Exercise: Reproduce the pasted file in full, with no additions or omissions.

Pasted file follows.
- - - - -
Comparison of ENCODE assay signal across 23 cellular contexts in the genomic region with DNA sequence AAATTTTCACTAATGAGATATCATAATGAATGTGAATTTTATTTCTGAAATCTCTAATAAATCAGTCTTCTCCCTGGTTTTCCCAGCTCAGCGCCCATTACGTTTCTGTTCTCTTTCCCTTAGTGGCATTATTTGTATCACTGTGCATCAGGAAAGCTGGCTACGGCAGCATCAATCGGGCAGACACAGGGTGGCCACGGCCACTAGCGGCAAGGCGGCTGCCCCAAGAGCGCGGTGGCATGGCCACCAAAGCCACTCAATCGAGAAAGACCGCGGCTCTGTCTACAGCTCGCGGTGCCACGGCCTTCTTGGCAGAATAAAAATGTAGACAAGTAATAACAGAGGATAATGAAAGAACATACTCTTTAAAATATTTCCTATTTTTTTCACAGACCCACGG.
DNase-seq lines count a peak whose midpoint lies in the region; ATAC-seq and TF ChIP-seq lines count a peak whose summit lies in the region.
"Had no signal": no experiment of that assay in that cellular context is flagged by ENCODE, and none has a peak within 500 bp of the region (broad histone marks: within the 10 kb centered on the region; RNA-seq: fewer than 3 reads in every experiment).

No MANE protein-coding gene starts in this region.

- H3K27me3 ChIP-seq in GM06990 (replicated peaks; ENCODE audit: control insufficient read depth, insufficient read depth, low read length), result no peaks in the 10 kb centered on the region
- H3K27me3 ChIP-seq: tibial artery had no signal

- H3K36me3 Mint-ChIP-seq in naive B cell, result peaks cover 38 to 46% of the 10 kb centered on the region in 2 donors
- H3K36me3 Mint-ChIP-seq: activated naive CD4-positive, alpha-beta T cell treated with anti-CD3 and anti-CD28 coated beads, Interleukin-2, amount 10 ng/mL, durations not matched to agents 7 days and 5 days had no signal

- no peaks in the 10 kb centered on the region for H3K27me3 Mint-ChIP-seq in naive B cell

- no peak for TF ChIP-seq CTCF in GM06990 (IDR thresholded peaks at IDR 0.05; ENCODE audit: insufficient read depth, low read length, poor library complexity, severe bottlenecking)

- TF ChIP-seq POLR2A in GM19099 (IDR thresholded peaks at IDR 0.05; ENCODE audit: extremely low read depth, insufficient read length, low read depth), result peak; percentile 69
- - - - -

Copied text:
Comparison of ENCODE assay signal across 23 cellular contexts in the genomic region with DNA sequence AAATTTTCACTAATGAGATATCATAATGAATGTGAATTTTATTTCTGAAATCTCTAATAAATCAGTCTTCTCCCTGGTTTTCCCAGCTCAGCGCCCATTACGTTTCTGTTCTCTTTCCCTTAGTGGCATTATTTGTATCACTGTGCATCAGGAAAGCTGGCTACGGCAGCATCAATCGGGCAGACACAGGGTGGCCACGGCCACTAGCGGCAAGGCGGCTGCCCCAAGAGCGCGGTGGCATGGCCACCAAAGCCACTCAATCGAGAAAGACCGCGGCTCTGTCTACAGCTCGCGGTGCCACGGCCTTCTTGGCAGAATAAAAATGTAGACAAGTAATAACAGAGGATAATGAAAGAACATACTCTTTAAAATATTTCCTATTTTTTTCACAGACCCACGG.
DNase-seq lines count a peak whose midpoint lies in the region; ATAC-seq and TF ChIP-seq lines count a peak whose summit lies in the region.
"Had no signal": no experiment of that assay in that cellular context is flagged by ENCODE, and none has a peak within 500 bp of the region (broad histone marks: within the 10 kb centered on the region; RNA-seq: fewer than 3 reads in every experiment).

No MANE protein-coding gene starts in this region.

- H3K27me3 ChIP-seq in GM06990 (replicated peaks; ENCODE audit: control insufficient read depth, insufficient read depth, low read length), result no peaks in the 10 kb centered on the region
- H3K27me3 ChIP-seq: tibial artery had no signal

- H3K36me3 Mint-ChIP-seq in naive B cell, result peaks cover 38 to 46% of the 10 kb centered on the region in 2 donors
- H3K36me3 Mint-ChIP-seq: activated naive CD4-positive, alpha-beta T cell treated with anti-CD3 and anti-CD28 coated beads, Interleukin-2, amount 10 ng/mL, durations not matched to agents 7 days and 5 days had no signal

- no peaks in the 10 kb centered on the region for H3K27me3 Mint-ChIP-seq in naive B cell

- no peak for TF ChIP-seq CTCF in GM06990 (IDR thresholded peaks at IDR 0.05; ENCODE audit: insufficient read depth, low read length, poor library complexity, severe bottlenecking)

- TF ChIP-seq POLR2A in GM19099 (IDR thresholded peaks at IDR 0.05; ENCODE audit: extremely low read depth, insufficient read length, low read depth), result peak; percentile 69